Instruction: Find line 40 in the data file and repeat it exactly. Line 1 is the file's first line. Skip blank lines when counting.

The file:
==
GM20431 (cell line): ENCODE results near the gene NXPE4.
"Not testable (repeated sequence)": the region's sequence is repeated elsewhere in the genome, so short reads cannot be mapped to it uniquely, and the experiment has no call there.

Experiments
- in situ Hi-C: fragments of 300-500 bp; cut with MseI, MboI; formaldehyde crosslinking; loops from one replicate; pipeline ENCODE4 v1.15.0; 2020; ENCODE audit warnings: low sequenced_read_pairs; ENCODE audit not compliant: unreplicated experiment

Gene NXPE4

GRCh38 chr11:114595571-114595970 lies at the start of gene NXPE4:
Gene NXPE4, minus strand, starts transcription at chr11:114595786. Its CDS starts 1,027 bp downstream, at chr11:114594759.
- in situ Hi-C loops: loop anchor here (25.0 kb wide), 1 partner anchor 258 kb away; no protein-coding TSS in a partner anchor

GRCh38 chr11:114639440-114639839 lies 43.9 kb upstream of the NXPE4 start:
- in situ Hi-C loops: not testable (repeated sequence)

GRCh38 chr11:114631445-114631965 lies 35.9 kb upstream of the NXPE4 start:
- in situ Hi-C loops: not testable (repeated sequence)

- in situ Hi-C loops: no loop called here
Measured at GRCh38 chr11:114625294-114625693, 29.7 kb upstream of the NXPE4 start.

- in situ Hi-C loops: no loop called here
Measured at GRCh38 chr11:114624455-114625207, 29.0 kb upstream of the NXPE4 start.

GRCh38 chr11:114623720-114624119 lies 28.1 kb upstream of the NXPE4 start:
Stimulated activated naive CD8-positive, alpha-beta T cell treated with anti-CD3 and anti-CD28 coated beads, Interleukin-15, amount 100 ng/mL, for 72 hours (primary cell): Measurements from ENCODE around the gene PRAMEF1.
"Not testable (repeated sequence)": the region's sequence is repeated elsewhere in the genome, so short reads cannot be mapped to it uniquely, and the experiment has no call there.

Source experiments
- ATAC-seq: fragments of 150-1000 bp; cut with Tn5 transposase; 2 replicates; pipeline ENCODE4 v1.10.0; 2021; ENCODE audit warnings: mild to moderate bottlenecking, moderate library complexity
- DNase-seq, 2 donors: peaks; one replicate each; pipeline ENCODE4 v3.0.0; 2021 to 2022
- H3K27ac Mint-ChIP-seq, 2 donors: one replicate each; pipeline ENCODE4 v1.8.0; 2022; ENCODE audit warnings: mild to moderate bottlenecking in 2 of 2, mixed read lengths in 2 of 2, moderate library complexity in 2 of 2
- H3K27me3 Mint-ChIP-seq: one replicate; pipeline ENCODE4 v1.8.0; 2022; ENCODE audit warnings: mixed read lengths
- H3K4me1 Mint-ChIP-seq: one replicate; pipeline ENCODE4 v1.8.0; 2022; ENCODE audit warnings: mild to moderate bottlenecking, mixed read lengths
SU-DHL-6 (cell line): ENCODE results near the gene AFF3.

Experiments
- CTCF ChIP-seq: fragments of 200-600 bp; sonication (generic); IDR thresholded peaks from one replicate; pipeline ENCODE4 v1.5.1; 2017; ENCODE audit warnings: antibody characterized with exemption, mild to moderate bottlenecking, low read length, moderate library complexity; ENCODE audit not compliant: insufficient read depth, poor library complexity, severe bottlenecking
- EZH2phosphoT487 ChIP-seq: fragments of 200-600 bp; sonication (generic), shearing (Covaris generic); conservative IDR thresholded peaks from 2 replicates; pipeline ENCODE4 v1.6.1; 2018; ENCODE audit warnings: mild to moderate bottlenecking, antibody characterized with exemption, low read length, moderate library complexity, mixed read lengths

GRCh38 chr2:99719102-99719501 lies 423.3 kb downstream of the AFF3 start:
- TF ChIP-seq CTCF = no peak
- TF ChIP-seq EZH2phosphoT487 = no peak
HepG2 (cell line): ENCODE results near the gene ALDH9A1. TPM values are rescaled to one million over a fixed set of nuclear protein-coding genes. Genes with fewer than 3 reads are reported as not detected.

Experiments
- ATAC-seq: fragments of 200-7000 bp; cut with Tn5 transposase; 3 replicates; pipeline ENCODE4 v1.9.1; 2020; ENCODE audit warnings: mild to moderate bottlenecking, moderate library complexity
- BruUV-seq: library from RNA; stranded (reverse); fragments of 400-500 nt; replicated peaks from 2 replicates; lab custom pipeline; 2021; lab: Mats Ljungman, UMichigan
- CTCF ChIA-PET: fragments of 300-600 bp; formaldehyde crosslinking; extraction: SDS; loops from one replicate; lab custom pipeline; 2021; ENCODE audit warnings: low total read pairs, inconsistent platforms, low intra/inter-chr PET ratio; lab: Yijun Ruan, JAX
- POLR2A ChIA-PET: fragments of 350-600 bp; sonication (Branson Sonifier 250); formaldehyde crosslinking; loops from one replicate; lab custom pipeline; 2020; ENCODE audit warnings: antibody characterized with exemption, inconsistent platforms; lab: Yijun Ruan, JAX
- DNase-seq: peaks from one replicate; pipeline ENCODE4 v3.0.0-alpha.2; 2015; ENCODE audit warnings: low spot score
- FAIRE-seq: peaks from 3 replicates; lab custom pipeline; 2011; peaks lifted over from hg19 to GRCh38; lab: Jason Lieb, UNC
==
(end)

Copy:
- FAIRE-seq: peaks from 3 replicates; lab custom pipeline; 2011; peaks lifted over from hg19 to GRCh38; lab: Jason Lieb, UNC